Prior to centres, students were exposed to Crickweb's Number Balance as a closure to a math lesson on equal and not equal. For centre work, students work as a group to come up with number sentences that use the equal sign using Crickweb's Number Balance. Past experience has taught me students will sometimes just create simple equality sentences such as 8+0=0+8. So I created a sheet for them to fill in their group answers that provides a bit of a push to extend their equations.  Crickweb also has a recording sheet.  As a follow up to centres, students individually complete the back of the sheet I created (as typically they only get the front done in centres)  and then use the Crickweb's Number Balance to correct their own work.


Centre Two - Netbooks

Prior to centres, students were exposed to Poddles as a set activity for a previous lesson. As a set to math centres, I review the other activities students can chose from. 


Centre Three - Writing

For this activity, students need to write an equality word problem. Earlier in the week, students had solved some equality word problems. I work with students at this centre. We discuss some unequal experiences they might have had at home and brainstorm some ideas. Then they write their own word problem. After they are finished their writing, they use a small whiteboard, they then need to show two different ways to solve their own word problem. These problems will be used the follow week during centres, where they will answer their peers' questions.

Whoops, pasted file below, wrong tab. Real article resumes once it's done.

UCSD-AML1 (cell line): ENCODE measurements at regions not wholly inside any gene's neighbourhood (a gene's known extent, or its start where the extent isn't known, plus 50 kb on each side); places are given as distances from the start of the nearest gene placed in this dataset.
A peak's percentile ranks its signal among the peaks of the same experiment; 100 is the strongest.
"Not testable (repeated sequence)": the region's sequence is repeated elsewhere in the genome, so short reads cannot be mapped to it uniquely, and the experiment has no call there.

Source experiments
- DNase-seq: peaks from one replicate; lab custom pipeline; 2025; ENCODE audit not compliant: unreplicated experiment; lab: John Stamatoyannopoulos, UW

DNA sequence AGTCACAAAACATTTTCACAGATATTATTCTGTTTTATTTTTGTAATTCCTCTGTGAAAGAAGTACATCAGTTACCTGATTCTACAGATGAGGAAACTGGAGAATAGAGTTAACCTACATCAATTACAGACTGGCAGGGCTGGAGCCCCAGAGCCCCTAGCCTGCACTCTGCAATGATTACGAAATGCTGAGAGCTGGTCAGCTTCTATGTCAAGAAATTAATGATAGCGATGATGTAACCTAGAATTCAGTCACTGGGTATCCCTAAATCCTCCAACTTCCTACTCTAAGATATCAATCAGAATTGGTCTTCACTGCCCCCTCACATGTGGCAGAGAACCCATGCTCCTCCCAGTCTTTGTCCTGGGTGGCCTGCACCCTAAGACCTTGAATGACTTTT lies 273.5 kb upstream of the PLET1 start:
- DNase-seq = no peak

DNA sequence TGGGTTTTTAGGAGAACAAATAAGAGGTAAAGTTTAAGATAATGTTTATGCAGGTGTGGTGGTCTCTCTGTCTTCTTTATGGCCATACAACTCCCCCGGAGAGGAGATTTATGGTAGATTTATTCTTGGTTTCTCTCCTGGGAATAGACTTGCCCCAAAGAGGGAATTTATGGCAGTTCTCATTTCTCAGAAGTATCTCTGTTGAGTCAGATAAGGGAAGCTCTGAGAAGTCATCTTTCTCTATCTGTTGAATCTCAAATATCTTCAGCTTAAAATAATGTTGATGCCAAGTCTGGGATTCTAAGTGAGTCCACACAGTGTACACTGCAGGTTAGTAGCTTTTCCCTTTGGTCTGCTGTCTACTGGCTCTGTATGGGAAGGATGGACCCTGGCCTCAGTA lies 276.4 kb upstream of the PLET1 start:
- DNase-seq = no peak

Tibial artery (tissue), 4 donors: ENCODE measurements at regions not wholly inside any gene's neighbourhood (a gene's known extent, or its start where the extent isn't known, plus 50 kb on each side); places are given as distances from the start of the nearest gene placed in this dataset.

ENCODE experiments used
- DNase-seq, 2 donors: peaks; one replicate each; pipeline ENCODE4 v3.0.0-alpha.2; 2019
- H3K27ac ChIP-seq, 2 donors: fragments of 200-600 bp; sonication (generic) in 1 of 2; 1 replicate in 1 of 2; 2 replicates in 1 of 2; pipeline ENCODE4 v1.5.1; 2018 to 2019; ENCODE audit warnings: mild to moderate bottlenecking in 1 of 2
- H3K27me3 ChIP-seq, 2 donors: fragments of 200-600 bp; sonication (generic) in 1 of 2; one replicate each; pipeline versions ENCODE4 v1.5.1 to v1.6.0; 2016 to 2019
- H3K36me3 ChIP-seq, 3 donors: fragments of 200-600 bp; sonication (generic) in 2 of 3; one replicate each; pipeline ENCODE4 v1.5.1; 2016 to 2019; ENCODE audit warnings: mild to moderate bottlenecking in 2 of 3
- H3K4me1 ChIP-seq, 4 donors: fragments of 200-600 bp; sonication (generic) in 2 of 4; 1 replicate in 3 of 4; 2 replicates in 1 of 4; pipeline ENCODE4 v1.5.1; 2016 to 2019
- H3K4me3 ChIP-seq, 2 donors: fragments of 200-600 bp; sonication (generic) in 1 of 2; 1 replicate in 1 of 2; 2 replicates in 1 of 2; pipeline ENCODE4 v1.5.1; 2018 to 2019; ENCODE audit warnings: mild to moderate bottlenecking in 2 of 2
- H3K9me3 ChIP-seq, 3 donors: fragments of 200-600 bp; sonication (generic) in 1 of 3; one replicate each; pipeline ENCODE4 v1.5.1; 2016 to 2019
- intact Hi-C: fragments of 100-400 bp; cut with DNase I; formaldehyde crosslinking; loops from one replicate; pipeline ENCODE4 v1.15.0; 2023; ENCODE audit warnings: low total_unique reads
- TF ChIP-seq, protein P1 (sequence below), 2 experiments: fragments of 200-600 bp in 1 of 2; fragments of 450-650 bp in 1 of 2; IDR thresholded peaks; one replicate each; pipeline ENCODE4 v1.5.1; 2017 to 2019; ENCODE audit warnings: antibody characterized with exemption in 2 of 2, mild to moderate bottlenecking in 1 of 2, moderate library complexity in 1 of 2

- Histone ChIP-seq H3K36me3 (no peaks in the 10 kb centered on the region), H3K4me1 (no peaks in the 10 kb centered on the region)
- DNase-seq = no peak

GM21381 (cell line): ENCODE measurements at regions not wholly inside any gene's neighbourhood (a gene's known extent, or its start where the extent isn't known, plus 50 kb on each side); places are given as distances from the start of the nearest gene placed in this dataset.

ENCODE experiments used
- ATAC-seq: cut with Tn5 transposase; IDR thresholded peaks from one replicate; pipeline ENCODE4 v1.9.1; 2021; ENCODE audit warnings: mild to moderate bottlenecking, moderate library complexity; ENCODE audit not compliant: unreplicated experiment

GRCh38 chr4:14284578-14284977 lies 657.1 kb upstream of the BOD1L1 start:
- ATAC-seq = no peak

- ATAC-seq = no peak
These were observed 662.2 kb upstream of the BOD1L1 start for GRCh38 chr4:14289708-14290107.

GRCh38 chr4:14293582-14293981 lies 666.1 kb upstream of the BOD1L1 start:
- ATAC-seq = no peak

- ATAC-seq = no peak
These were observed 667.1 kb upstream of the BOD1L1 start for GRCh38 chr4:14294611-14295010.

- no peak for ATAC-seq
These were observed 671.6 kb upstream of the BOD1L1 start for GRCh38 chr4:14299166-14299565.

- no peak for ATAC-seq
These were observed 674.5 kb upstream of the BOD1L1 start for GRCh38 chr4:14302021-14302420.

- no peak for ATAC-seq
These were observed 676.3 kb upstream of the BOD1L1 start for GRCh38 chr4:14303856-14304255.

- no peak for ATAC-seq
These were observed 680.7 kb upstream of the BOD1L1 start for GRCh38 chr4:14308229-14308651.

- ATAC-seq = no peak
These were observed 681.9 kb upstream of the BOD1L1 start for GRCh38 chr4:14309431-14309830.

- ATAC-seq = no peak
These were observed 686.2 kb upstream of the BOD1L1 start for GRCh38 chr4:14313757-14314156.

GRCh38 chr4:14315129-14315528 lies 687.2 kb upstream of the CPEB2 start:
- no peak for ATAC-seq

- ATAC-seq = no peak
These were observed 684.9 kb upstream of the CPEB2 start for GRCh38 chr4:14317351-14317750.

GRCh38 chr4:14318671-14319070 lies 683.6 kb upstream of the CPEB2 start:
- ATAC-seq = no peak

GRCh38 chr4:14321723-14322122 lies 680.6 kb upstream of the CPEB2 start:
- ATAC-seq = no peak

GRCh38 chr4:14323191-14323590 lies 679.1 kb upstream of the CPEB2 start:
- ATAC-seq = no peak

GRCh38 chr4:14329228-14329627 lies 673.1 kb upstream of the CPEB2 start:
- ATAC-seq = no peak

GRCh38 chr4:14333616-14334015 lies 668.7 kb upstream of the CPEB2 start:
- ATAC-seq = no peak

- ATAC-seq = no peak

Wednesday, June 5, 2013

Putting Presentation Into Presentation

Where We've Been

For anyone who has followed this blog this year, you'll know I've done a lot with Google Presentation with my grade twos. At the beginning of the year the focus was building technology skills: things like how to Make A Copy of a template, how to share a Google Doc and how to create slides. Now we are at the end of the year and my grade twos are presenting their presentations to other classes!


Culture Presentations

In social studies, my students make a culture presentation for each culture they studied: Inuit, Acadian and Ukrainian.


Inuit

I outlined what we did in our first culture presentation in the post Inuit Culture Lesson Plan.
For that presentation, I shared a template with them. Their facts were presented as lists. It was a very guided experience.


Acadian

The second presentation was on Acadian culture. For that presentation, I had students write in sentences. They learned how to add a video and they added a resources slide.



Ukrainian

Their final culture research project was on Ukrainian Canadians. For this project I wanted them to actually present their presentation in front of an audience. As my students were also working on a science research project that involved presentation during the same time period, I did not require sentences for all slide this time. I still had them do a resources page and we discussed identifying websites in addition to the books we used. I gave them a checklist and they worked on it independently while I worked, as required, with students who needed support.

Once finished their Google Presentation, students then had to fill in a script. They were paired up. One student would click to the next slide (as Smartboards do not interact well with Chrome) as the other student read their script. Then they swapped roles. After practicing in class, they went to other classes in the school! My students were excited and nervous about sharing their presentations. 



You'll notice the student presentations are not perfect. Students received feedback from me, like on any project, and were instructed to revise and/or edit. I hope by sharing the completed, but not perfect, presentations, others will have a real sense of grade two work.